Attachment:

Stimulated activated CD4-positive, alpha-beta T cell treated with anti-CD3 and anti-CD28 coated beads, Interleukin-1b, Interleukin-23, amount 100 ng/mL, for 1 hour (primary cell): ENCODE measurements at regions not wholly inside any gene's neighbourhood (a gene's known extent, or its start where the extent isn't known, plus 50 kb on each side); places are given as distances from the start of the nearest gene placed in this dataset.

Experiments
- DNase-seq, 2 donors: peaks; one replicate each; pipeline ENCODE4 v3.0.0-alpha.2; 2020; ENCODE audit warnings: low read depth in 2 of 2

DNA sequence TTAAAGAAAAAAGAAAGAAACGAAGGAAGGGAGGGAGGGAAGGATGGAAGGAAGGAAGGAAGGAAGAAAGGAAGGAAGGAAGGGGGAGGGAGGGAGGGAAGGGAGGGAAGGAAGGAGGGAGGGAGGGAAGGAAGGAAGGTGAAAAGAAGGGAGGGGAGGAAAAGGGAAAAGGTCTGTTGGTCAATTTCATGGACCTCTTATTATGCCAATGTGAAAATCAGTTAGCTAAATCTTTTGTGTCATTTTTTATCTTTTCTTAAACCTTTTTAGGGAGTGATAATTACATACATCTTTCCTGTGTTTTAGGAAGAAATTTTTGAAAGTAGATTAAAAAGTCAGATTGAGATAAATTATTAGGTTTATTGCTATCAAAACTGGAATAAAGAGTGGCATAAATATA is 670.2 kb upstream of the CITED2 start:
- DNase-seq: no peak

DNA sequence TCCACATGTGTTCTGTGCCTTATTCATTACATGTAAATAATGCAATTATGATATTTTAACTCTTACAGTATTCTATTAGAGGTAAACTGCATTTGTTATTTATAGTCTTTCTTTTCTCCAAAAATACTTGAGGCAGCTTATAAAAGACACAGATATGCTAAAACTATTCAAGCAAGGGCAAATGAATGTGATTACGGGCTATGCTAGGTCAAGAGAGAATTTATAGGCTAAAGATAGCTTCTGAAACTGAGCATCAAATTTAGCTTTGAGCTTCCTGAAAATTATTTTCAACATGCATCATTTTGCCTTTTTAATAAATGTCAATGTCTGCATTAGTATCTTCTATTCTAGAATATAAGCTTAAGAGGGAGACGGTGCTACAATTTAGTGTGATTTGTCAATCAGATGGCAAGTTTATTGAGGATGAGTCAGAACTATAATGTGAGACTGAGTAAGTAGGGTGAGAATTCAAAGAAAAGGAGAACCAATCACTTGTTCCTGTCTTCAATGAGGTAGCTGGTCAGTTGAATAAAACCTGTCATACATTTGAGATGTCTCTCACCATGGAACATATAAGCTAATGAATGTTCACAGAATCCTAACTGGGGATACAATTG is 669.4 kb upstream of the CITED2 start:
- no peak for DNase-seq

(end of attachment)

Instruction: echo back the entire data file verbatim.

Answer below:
Stimulated activated CD4-positive, alpha-beta T cell treated with anti-CD3 and anti-CD28 coated beads, Interleukin-1b, Interleukin-23, amount 100 ng/mL, for 1 hour (primary cell): ENCODE measurements at regions not wholly inside any gene's neighbourhood (a gene's known extent, or its start where the extent isn't known, plus 50 kb on each side); places are given as distances from the start of the nearest gene placed in this dataset.

Experiments
- DNase-seq, 2 donors: peaks; one replicate each; pipeline ENCODE4 v3.0.0-alpha.2; 2020; ENCODE audit warnings: low read depth in 2 of 2

DNA sequence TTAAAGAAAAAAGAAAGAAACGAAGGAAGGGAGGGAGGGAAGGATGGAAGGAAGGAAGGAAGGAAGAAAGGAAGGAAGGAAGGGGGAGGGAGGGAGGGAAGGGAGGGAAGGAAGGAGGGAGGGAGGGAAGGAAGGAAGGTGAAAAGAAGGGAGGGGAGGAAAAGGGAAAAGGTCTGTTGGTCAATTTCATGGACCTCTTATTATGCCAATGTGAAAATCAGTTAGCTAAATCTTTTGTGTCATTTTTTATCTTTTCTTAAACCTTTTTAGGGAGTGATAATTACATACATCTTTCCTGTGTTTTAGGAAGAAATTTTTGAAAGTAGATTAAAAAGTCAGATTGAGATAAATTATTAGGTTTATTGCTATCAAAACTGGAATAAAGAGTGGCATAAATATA is 670.2 kb upstream of the CITED2 start:
- DNase-seq: no peak

DNA sequence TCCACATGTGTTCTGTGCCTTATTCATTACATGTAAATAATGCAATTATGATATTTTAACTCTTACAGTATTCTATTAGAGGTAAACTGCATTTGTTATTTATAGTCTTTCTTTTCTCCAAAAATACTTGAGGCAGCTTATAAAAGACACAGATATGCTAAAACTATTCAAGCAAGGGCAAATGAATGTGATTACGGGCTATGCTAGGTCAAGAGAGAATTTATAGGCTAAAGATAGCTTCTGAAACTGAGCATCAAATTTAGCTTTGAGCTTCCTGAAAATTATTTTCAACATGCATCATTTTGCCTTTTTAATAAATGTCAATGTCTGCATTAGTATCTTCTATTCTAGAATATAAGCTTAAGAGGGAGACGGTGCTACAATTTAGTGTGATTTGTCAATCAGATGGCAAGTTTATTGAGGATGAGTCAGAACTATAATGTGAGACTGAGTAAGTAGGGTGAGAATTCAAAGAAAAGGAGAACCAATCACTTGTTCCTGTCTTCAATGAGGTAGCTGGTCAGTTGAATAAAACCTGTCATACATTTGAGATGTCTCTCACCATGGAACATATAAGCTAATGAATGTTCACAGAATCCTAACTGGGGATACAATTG is 669.4 kb upstream of the CITED2 start:
- no peak for DNase-seq